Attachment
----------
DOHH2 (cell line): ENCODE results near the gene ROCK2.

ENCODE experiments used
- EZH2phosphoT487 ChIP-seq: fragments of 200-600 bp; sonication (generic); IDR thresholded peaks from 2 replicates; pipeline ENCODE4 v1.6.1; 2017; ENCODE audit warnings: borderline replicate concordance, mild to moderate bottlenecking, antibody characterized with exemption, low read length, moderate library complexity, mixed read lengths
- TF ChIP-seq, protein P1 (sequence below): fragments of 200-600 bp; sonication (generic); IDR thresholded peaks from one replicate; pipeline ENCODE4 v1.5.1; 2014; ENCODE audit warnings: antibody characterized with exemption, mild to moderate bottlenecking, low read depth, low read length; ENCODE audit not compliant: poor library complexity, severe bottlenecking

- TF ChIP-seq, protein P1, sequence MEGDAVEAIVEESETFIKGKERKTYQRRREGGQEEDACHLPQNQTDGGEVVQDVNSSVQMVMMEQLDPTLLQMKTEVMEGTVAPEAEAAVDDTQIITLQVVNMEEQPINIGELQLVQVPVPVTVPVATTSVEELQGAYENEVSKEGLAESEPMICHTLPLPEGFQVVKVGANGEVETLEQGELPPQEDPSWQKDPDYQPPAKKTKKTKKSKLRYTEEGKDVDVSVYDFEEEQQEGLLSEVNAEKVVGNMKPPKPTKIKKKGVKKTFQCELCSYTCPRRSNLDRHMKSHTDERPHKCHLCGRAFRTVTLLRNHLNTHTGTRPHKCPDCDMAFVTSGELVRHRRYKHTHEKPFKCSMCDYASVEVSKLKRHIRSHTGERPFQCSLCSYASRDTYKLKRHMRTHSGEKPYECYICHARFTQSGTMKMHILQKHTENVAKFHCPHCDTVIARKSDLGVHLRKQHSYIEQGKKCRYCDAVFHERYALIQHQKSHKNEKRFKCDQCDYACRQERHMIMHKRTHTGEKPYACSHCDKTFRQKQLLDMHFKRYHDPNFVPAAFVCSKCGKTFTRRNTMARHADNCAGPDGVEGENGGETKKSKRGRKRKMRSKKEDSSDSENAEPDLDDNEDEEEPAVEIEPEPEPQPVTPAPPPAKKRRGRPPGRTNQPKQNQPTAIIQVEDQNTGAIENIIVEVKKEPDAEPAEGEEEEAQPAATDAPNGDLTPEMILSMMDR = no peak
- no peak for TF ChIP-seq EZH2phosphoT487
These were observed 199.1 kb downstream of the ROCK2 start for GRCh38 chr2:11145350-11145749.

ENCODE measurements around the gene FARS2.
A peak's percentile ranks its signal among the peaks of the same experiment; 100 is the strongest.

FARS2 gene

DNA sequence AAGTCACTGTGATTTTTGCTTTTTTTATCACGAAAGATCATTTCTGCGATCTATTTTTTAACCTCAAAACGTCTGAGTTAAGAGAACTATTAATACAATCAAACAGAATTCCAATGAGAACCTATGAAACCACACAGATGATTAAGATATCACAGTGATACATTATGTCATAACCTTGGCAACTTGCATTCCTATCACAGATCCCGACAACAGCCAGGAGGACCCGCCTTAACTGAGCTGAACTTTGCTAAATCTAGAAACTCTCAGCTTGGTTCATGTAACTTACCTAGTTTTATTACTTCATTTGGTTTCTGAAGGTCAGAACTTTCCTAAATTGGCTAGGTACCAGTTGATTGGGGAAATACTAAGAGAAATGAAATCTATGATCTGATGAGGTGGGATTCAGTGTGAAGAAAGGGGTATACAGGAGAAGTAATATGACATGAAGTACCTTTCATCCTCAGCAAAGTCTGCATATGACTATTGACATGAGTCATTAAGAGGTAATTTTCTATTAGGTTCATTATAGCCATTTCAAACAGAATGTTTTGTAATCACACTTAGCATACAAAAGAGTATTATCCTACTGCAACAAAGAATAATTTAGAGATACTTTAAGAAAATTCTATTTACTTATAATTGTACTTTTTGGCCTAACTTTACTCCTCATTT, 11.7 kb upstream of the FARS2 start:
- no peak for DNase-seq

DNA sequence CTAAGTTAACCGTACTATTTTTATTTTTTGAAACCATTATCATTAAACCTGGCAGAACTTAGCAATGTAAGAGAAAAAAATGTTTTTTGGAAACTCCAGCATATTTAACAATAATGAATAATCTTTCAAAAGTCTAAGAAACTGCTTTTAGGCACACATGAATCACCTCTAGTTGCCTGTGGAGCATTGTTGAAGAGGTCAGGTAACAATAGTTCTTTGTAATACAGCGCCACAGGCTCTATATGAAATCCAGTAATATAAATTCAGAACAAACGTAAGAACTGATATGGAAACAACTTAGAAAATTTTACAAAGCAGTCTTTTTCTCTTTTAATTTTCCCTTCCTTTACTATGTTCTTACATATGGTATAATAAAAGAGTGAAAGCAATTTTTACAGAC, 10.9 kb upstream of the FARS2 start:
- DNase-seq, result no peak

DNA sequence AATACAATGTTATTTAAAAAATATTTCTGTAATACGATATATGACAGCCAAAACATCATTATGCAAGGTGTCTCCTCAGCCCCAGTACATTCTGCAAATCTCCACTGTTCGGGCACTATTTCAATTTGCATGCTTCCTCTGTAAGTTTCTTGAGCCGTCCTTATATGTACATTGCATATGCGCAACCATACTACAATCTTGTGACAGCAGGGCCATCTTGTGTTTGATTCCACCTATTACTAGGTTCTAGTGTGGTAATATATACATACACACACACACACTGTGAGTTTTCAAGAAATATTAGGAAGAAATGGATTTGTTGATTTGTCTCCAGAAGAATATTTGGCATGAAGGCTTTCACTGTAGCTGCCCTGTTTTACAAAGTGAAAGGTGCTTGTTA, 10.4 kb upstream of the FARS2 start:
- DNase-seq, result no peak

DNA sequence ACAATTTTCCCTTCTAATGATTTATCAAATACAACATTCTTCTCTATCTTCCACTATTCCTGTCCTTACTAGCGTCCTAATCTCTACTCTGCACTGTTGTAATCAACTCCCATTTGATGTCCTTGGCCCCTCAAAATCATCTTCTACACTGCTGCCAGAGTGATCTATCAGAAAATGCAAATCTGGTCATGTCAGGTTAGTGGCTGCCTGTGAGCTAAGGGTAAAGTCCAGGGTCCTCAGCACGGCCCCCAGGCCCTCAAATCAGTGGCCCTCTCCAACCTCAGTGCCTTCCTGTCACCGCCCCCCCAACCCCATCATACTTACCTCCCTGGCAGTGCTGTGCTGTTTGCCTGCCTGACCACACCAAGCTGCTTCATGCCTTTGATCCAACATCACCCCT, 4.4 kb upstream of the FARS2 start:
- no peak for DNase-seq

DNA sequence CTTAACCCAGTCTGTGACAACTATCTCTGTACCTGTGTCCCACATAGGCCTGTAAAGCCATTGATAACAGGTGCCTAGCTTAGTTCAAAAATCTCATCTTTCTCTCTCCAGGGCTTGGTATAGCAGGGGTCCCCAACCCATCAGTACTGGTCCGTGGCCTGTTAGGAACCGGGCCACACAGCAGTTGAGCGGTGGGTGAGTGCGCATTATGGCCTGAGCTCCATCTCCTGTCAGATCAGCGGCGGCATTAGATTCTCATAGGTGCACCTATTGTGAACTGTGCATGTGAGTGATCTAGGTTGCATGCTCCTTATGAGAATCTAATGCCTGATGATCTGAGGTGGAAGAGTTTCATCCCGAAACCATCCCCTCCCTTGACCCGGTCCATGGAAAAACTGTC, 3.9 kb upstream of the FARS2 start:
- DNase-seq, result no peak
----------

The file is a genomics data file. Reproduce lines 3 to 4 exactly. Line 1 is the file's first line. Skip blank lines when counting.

- EZH2phosphoT487 ChIP-seq: fragments of 200-600 bp; sonication (generic); IDR thresholded peaks from 2 replicates; pipeline ENCODE4 v1.6.1; 2017; ENCODE audit warnings: borderline replicate concordance, mild to moderate bottlenecking, antibody characterized with exemption, low read length, moderate library complexity, mixed read lengths
- TF ChIP-seq, protein P1 (sequence below): fragments of 200-600 bp; sonication (generic); IDR thresholded peaks from one replicate; pipeline ENCODE4 v1.5.1; 2014; ENCODE audit warnings: antibody characterized with exemption, mild to moderate bottlenecking, low read depth, low read length; ENCODE audit not compliant: poor library complexity, severe bottlenecking